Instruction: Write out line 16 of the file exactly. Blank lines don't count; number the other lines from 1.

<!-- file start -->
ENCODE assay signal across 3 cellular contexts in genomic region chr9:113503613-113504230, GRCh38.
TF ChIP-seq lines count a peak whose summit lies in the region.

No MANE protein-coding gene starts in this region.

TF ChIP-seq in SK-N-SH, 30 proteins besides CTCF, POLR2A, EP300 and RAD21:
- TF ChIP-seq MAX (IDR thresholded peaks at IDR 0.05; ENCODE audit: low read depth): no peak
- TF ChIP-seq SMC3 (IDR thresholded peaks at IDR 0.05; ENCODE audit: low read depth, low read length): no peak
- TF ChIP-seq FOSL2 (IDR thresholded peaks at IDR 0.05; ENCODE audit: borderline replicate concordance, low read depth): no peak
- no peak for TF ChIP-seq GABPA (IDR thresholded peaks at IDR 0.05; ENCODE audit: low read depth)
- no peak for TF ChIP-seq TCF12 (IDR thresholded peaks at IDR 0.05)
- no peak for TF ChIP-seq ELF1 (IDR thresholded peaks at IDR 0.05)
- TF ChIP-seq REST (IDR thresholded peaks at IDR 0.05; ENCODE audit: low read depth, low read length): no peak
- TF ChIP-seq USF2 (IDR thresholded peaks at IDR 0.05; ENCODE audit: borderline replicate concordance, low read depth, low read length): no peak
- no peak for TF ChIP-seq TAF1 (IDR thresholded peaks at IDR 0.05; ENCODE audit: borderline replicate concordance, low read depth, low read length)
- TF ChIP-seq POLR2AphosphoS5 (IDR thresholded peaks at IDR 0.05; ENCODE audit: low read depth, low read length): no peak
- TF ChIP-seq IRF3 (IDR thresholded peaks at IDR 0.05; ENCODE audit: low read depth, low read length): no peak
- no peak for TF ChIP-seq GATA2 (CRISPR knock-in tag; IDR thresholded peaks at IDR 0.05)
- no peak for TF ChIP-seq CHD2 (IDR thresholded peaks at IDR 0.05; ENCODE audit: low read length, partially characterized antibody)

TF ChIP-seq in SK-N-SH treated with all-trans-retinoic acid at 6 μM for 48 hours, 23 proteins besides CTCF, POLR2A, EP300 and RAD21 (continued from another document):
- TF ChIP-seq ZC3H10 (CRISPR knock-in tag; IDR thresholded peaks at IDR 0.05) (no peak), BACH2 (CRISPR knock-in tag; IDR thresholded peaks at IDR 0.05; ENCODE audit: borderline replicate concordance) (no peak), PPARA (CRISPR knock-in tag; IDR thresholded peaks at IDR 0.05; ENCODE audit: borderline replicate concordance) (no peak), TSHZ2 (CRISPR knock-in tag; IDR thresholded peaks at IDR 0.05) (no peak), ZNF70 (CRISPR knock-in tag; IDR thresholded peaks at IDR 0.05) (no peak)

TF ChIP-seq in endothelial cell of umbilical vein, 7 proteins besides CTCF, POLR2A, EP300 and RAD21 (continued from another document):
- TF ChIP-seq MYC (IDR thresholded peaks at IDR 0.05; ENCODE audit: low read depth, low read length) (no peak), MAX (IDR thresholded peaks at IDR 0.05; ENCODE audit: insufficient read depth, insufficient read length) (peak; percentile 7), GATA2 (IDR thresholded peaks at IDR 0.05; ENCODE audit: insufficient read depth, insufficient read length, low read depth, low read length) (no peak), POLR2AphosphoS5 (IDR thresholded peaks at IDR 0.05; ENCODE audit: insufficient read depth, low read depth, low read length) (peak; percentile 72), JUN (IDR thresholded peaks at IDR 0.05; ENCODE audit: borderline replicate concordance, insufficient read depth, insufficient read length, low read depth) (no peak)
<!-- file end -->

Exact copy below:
- no peak for TF ChIP-seq GATA2 (CRISPR knock-in tag; IDR thresholded peaks at IDR 0.05)